With all due respect, go and do some research on the following concepts:

- what a bottleneck is bottlenecks
- Ethernet overhead
- USB overhead
- USB 2.0 speed limit (480Mbps)
- SAMBA overhead
- FAT overhead
prankstare wrote:
mikronauts wrote:2: Ok on 100Mbps network
Slow for 1Gbps network (compared to 1Gbps capable NAS)
I'm still kinda undecided about standard 100Mbit Vs. Gigabit network speeds. Like, do you guys think it's really necessary to go the extra mile and get a gigabit-capable NAS for like only 2 or 3 devices at home? I mean, it's only storage right? Not like internet connection or gaming or whatnot. Besides, streaming bluray content on standard LAN is more than enough. And I would have to buy a new router-switch in this case too. So for NAS purposes only, is gigabit really necessary?

I have another question regarding cluster computing with the Raspberry Pi: is it too difficult to set up like 2 RPi's together to work as a NAS server and thus enhance performance? Would that still be slow for gigabit network as you say? Would that solve the network speed problem? Cause even then it would be much cheaper solution for NAS.
http://Mikronauts.com - home of EZasPi, RoboPi, Pi Rtc Dio and Pi Jumper @Mikronauts on Twitter
Advanced Robotics, I/O expansion and prototyping boards for the Raspberry Pi

prankstare
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Re: Raspberry Pi 2 - A few basic questions

Fri Feb 27, 2015 6:37 pm

mikronauts wrote:You can forget about streaming more than about 50Mbps worth, combined, and don't be surprised if there is buffering whenever a new stream is started, or resumed. (SMB on FAT, with Ethernet on the same USB host channel, is NOT an ideal situation for streaming, people reportedly get about 7MB/sec read speeds from an RPi server)

You CANNOT just add multiple 100Mbps Pi's to a network, and magically get much higher performance. Perhaps there is some clustered file serving software, that could distribute the load from multiple clients to different Pi's, but that brings the headache of multiple copies of the files on the different servers, and synchronizing them.
I'm aware about protocol overhead, but what I'm asking is why exactly an RPi doesn't make a good "gigabit" server. Would it be because of the USB ports or overall hardware performance? I also heard that if you attach a USB 2.0 gigabit ethernet adapter like this one (http://plugable.com/products/usb2-e1000) it could increase transfer speeds by double what the 10/100Mbit ethernet can even on the RPi itself. Can you confirm this?

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mikronauts
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Re: Raspberry Pi 2 - A few basic questions

Fri Feb 27, 2015 6:59 pm

prankstare wrote: I'm aware about protocol overhead, but what I'm asking is why exactly an RPi doesn't make a good "gigabit" server. Would it be because of the USB ports or overall hardware performance? I also heard that if you attach a USB 2.0 gigabit ethernet adapter like this one (http://plugable.com/products/usb2-e1000) it could increase transfer speeds by double what the 10/100Mbit ethernet can even on the RPi itself. Can you confirm this?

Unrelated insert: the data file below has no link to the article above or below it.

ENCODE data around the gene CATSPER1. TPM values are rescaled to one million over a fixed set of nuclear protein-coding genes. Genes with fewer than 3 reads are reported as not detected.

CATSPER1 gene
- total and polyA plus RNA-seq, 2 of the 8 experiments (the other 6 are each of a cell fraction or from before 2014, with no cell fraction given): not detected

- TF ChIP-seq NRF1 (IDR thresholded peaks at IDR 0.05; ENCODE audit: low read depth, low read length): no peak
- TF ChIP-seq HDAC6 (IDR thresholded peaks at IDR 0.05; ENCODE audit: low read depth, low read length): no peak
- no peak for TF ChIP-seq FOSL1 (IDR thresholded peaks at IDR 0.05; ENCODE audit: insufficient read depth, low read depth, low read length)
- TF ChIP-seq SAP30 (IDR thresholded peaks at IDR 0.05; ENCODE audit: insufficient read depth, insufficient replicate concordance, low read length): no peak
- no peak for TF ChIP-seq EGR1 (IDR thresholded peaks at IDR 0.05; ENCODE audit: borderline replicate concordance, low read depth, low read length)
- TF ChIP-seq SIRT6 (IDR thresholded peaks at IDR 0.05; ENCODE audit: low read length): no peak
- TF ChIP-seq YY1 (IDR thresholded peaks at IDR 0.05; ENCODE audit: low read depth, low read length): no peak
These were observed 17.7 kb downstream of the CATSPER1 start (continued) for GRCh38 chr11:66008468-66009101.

USB 2.0 480mbps total bandwidth, less overhead - so total usable bandwidth is <50Mbytes/sec, ie <400Mbps, to be shared between USB gigabit Ethernet adapter and USB hard drive.

Assuming perfectly fast hard drive without latency, assuming perfect file service software, ie everything unrealistic, best possible theoretical performance would be less than 25MB/sec ... it is literally impossible to even reach that.

So even in an impossible, unrealistic world, you could get no more than 200Mbps of file traffic

In the real world, it is likely that the real maximum is less than 20MB/sec, ie less than 160Mbps on the wire, which is still better than the theoretical maximum of about 11MB/sec with 100Mbit Ethernet.

480Mbps USB2 limit means it is IMPOSSIBLE to make anything but a poor gigabit server from an RPi.

(I do not consider a theoretical ceiling of 25MB/sec on a gigabit network theoretically capable of about 110MB/sec good)

My latest article is about the limits to how fast USB hard drive enclosures can work with a Raspberry Pi 2, you will see some real-world numbers in it that may help you understand.

http://www.mikronauts.com/raspberry-pi/ ... ter-tests/

The Pi 2 was designed to be a great little educational computer / inexpensive desktop / hobby computer.

The design decisions driven by the need to keep the cost low means that it cannot be a high-performance server.

That does not mean it cannot be an adequate small server for a small home network that does not expect high bandwidth server use - ie for documents, photos etc - where 100Mbps-200Mbps is sufficient.
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Advanced Robotics, I/O expansion and prototyping boards for the Raspberry Pi

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cherrypi27
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Re: Raspberry Pi 2 - A few basic questions